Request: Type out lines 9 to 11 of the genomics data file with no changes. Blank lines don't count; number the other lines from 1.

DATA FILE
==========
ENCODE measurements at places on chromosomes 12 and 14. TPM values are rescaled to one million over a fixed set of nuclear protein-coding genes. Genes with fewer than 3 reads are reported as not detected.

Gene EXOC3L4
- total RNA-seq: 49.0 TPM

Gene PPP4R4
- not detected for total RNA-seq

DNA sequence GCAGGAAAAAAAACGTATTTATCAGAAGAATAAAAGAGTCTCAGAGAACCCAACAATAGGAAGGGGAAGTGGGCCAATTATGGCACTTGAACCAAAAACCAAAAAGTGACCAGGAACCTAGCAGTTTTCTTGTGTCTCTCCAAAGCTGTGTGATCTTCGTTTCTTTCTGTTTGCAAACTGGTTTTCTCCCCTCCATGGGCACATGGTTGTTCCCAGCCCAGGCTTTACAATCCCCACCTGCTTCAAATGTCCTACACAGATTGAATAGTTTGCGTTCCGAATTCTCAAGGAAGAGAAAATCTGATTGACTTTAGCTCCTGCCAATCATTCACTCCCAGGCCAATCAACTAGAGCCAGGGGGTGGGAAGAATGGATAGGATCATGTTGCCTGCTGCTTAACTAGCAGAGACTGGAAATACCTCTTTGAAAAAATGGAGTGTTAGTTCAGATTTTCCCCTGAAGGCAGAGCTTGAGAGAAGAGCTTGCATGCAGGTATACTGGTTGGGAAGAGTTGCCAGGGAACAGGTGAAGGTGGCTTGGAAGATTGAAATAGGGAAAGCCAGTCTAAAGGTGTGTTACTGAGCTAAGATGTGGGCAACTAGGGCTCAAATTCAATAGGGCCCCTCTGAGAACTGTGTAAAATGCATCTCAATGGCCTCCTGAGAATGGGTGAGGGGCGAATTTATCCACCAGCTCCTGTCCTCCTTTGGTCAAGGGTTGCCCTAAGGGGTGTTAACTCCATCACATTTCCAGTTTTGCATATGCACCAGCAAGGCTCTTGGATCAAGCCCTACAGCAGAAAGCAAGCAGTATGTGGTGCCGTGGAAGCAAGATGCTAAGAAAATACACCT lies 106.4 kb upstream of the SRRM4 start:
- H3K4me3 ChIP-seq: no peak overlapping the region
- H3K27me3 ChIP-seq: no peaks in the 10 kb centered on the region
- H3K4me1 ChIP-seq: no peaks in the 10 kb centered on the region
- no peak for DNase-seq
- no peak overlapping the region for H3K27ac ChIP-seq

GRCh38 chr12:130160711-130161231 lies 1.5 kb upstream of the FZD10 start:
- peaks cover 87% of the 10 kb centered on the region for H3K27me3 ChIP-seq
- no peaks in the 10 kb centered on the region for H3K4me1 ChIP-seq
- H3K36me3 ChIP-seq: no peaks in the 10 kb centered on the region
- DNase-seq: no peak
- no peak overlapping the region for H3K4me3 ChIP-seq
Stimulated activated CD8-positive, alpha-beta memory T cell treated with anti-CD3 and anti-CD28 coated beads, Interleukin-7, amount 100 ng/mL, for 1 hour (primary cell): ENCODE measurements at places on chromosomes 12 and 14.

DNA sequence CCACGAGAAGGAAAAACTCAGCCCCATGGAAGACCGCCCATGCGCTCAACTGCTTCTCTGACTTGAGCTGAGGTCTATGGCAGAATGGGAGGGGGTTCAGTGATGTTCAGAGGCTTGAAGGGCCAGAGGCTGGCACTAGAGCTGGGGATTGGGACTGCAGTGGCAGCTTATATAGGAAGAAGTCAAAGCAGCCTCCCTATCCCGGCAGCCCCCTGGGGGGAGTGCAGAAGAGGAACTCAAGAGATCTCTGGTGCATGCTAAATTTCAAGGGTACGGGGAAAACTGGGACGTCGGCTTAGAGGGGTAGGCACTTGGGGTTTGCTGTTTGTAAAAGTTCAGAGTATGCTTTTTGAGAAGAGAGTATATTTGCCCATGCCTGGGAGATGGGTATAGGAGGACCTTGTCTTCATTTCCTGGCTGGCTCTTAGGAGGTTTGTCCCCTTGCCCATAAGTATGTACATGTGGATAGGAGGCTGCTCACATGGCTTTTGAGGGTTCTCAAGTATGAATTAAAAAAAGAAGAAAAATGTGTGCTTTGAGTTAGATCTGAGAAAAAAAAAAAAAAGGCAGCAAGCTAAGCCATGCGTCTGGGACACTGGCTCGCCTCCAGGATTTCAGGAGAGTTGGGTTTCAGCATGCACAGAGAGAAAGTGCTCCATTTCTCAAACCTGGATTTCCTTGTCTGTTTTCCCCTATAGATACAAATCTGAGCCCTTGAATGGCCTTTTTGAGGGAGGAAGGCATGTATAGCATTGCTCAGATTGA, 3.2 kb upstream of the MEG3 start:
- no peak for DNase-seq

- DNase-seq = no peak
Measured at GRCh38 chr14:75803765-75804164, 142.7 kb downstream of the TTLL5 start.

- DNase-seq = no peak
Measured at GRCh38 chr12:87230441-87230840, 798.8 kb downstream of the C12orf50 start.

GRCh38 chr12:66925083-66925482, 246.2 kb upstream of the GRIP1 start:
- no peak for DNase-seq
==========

- H3K4me1 ChIP-seq: no peaks in the 10 kb centered on the region
- no peak for DNase-seq
- no peak overlapping the region for H3K27ac ChIP-seq